Take the 2-minute tour ×
Stack Overflow is a question and answer site for professional and enthusiast programmers. It's 100% free, no registration required.

How to override a parent classes static variable.

So I have the parent class

class DatabaseItem
{
   static int instanceCount;

   DatabaseItem()
   {
     instanceCount++;
   }
};

if I have 2 classes that inherit from DatabaseItem, I want each class to record how many instances of their class only exist. How do I do this?

So:

class Person : public DatabaseItem
{
  // how do I make sure when I make the call  int numOfpeople = Person::instanceCount;
  // that I only get the number of people objects that exist & not all the DatabaseItem
  // objects that exist?
};

class FoodItem : public DatabaseItem
{
  // how do I make sure when I make the call  int numOffoodItems = FoodItem::instanceCount;
  // that I only get the number of FoodItem objects that exist & not all the DatabaseItem
  // objects that exist?
};

EDIT In response to comments

Yeah but, the above is just an example, if I do this then I have alot of repeating code...

So:

    class DatabaseItem
{
    public:
        static unsigned int instanceCount;
        static Vector <unsigned int> usedIDs;

        unsigned int ID;

        DatabaseItem()
        {
            ID = nextAvailableID();
            usedIDs.add( ID );
            DatabaseItem::instanceCount++;
        }

        DatabaseItem( unsigned int nID )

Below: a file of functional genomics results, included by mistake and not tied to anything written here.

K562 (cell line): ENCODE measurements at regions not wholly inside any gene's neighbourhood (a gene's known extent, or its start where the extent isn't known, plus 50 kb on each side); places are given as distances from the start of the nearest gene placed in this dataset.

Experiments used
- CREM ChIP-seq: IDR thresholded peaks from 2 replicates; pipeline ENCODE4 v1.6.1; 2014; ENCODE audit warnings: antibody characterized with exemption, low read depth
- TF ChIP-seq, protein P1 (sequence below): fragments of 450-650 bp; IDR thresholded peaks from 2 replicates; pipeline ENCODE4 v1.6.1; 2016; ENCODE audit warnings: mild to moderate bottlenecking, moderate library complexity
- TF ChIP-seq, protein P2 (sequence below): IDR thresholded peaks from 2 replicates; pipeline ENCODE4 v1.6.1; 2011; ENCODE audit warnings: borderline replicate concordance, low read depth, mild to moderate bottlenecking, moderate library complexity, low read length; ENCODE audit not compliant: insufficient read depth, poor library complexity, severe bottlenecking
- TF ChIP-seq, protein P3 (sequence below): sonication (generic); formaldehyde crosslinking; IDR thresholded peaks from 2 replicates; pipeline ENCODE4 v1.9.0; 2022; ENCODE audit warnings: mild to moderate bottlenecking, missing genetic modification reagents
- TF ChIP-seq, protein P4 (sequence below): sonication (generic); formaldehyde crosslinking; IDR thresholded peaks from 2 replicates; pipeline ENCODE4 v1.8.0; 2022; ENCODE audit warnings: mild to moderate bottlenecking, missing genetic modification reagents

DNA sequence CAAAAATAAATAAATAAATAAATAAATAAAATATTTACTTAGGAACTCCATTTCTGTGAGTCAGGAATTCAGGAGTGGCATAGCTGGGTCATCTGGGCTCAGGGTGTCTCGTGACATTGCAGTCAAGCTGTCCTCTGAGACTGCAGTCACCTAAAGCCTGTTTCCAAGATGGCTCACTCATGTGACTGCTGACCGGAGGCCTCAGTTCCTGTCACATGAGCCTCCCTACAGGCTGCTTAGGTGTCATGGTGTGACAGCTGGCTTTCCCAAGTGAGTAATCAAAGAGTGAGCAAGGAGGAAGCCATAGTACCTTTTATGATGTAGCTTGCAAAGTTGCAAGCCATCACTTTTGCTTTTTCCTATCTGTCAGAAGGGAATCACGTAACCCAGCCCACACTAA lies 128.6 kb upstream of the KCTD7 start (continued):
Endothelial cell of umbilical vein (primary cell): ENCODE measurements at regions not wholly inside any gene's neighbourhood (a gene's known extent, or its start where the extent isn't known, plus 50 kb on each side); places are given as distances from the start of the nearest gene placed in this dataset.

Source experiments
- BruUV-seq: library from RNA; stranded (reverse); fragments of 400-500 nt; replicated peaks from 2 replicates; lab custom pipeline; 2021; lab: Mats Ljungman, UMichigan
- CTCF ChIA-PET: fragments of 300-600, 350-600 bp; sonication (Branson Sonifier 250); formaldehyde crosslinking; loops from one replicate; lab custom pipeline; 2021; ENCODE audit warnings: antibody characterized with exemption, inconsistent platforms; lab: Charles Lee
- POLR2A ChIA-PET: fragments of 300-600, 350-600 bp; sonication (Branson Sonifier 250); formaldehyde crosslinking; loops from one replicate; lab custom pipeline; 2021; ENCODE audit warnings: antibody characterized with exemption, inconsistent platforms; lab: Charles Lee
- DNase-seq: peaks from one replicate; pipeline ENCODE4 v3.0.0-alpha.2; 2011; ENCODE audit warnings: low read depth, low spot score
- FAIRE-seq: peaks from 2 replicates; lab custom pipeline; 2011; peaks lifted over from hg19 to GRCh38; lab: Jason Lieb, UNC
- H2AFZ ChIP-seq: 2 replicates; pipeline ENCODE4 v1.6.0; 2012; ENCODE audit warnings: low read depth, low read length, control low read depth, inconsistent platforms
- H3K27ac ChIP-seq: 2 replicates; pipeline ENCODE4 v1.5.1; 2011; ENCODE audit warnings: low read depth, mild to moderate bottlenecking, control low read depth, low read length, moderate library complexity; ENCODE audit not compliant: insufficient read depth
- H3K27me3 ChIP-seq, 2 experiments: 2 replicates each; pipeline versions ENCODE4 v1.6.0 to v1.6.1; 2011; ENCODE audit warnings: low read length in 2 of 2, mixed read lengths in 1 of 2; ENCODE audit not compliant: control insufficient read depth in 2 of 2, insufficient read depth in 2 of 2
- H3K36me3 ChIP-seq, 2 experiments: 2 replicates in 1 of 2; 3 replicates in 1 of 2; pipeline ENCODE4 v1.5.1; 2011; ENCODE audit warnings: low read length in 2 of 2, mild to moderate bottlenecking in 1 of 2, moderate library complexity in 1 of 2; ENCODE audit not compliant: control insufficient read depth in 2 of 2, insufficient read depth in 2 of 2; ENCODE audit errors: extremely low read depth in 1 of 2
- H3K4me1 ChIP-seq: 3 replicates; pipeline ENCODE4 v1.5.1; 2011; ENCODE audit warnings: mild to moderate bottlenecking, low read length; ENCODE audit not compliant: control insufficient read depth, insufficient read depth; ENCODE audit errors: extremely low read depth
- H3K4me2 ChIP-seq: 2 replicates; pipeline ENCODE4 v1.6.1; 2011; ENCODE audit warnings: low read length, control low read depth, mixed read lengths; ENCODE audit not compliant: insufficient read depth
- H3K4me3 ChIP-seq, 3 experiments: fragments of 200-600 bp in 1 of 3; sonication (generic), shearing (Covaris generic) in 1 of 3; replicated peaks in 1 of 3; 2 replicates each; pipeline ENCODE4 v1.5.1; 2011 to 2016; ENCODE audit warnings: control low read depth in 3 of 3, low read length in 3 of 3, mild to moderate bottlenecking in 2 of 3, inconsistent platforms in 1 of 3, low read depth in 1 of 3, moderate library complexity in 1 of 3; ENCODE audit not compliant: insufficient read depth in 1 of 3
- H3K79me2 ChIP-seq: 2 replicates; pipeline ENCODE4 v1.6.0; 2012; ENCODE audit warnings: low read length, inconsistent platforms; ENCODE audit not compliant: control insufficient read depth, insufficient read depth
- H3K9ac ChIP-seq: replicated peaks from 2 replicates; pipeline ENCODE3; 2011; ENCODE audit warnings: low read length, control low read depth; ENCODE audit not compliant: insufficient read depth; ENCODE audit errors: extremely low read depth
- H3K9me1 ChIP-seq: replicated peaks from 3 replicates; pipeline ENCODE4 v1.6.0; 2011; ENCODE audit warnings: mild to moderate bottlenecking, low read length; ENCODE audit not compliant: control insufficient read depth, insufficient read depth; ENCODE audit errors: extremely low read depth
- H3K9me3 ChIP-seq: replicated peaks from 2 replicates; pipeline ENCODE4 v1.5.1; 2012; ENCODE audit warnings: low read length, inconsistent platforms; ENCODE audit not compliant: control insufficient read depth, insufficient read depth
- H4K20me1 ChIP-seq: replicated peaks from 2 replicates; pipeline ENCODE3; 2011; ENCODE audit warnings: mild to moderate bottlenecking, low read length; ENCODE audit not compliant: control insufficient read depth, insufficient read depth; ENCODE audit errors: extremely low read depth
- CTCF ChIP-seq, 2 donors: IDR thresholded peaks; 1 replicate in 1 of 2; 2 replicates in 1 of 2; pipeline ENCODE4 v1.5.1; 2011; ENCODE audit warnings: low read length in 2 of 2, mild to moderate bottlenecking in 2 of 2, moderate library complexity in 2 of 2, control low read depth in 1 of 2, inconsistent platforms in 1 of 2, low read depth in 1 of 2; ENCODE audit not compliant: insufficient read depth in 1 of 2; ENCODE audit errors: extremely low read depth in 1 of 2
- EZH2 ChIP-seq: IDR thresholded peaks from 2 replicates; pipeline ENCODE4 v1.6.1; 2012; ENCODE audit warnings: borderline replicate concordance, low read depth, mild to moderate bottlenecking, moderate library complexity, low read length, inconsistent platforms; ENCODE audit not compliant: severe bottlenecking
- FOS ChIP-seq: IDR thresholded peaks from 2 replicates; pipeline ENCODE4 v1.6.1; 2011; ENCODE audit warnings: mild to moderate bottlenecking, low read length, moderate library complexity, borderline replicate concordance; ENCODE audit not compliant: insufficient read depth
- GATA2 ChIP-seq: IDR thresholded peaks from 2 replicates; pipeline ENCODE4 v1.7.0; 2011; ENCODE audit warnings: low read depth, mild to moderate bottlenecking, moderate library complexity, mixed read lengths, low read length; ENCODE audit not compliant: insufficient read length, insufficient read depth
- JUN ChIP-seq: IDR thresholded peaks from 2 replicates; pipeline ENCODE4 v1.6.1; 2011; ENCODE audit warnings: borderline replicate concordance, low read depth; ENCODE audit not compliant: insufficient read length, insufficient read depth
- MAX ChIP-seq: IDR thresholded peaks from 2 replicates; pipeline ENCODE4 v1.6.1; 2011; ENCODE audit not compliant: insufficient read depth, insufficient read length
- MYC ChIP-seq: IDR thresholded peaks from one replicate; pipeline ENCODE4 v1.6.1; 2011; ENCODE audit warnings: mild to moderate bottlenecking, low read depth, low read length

{
            if ( isIDFree( nID ) )
            {
                ID = nID;
            }
            else ID = nextAvailableID();

            usedIDs.add( ID );
            DatabaseItem::instanceCount++;
        }

        bool isIDFree( unsigned int nID )
        {
            // This is pretty slow to check EVERY element

            for (int i=0; i<usedIDs.size(); i++)
            {
                if (usedIDs[i] == nID)
                {
                    return false;
                }
            }

            return true;
        }

        unsigned int nextAvailableID()
        {
            unsigned int nID = 0;

            while ( true )
            {
                if ( isIDFree( ID ) )
                {
                    return nID;
                }
                else nID++;
            }
        }
};


class Person    {
    public:
        static unsigned int instanceCount;
        static Vector <unsigned int> usedIDs;

        unsigned int ID;

        Person()
        {
            ID = nextAvailableID();
            usedIDs.add( ID );
            Person::instanceCount++;
        }

        Person( unsigned int nID )
        {
            if ( isIDFree( nID ) )
            {
                ID = nID;
            }
            else ID = nextAvailableID();

            usedIDs.add( ID );
            Person::instanceCount++;
        }

        bool isIDFree( unsigned int nID )
        {
            // This is pretty slow to check EVERY element

            for (int i=0; i<usedIDs.size(); i++)
            {
                if (usedIDs[i] == nID)
                {
                    return false;
                }
            }

            return true;
        }

        unsigned int nextAvailableID()
        {
            unsigned int nID = 0;

            while ( true )
            {
                if ( isIDFree( ID ) )
                {
                    return nID;
                }
                else nID++;
            }
        }
};

.. then I have to rewrite the same code for FoodItem, coffeeRun....

share|improve this question
    
Create a static for each derived class..no need to override. –  snoofkin Apr 21 '11 at 0:34